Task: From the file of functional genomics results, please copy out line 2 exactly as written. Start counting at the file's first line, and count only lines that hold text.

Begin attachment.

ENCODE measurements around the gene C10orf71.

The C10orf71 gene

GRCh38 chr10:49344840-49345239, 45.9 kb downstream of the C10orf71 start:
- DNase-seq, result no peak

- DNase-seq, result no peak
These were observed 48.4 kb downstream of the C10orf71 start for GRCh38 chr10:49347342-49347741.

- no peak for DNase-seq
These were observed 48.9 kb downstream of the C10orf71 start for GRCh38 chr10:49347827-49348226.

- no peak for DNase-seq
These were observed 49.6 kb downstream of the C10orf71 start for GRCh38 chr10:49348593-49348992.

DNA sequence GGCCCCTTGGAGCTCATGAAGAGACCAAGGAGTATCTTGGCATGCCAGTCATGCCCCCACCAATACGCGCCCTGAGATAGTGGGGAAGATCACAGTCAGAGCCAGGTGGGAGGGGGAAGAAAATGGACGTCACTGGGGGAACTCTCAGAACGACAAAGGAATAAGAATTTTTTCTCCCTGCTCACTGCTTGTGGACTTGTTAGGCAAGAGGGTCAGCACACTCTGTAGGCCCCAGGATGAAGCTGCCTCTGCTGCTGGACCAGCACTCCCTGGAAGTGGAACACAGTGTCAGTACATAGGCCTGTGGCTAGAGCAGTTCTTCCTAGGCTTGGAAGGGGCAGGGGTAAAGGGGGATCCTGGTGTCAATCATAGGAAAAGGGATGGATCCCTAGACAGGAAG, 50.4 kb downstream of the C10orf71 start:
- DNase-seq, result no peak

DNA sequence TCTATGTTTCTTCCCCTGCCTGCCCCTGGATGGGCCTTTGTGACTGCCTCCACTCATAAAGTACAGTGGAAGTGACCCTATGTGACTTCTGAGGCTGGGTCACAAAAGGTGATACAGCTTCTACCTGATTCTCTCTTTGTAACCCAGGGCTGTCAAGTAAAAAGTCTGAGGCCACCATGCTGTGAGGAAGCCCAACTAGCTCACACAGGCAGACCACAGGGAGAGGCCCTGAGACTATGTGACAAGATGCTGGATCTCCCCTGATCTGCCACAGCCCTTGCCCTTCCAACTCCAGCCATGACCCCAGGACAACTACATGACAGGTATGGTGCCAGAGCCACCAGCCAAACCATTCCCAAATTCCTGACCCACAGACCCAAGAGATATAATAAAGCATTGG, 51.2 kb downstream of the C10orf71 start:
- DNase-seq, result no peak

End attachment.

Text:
The C10orf71 gene